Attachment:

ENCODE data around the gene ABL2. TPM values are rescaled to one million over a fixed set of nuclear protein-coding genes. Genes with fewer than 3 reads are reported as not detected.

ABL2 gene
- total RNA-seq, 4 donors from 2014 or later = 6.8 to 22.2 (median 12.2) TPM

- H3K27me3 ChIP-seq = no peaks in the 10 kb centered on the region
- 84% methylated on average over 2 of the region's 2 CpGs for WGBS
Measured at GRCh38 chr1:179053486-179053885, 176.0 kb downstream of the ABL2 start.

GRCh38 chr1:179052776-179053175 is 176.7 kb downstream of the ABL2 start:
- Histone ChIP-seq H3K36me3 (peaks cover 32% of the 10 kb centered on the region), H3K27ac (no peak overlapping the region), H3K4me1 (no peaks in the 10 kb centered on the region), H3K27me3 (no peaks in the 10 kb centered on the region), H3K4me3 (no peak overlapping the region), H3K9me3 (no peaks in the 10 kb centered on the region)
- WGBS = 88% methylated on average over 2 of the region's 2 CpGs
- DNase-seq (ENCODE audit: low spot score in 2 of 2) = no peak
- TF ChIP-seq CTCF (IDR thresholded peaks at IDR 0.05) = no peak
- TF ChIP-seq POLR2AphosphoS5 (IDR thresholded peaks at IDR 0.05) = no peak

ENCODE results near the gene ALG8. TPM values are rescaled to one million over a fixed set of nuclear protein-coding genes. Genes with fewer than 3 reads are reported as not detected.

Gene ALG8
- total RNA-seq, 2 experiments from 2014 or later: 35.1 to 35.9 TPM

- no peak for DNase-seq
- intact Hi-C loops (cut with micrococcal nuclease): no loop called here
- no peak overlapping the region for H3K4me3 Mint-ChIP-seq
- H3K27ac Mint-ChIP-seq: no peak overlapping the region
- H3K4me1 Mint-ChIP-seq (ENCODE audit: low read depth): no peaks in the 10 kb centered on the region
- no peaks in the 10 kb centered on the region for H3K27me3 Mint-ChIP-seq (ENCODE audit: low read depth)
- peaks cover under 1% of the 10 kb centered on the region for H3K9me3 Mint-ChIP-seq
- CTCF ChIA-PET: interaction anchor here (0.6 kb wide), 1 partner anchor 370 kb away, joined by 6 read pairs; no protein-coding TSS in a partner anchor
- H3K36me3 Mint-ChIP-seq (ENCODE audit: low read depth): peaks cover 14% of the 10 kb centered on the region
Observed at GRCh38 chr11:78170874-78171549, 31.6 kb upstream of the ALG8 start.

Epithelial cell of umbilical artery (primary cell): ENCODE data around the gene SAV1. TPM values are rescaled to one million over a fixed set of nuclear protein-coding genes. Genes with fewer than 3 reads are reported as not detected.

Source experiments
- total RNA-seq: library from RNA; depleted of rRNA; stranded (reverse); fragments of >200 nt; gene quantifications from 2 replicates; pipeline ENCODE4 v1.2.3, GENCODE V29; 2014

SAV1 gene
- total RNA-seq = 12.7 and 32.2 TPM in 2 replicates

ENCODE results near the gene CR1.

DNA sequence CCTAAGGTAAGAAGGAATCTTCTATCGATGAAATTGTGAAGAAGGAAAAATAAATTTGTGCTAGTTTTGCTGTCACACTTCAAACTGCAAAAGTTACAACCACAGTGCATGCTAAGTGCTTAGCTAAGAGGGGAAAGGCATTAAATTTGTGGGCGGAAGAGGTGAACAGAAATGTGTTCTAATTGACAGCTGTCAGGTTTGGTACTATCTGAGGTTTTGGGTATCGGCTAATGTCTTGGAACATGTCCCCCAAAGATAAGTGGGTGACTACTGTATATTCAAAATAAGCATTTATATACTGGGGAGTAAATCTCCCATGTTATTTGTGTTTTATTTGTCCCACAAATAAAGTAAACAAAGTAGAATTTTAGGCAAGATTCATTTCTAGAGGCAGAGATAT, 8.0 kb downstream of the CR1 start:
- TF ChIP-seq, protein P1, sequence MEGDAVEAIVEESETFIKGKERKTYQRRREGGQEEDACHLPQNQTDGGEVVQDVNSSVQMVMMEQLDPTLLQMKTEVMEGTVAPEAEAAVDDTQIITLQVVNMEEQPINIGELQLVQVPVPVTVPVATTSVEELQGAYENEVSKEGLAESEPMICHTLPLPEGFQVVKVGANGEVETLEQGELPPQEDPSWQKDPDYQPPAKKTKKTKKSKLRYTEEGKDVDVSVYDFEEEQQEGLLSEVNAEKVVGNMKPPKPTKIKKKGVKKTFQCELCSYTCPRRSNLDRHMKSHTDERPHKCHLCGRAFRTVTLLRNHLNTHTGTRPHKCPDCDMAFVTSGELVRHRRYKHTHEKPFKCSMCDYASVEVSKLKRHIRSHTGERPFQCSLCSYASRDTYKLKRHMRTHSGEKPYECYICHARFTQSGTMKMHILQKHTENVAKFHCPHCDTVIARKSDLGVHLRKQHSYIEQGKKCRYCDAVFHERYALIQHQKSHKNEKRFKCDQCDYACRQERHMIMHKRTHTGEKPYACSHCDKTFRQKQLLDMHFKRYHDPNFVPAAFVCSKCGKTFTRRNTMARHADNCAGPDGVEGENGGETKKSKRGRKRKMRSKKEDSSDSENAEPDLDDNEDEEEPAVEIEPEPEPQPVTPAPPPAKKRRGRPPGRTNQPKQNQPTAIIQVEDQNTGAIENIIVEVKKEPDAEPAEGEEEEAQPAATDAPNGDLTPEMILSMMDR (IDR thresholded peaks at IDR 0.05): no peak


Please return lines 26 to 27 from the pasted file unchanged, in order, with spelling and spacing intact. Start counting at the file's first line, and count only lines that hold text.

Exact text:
Epithelial cell of umbilical artery (primary cell): ENCODE data around the gene SAV1. TPM values are rescaled to one million over a fixed set of nuclear protein-coding genes. Genes with fewer than 3 reads are reported as not detected.

Source experiments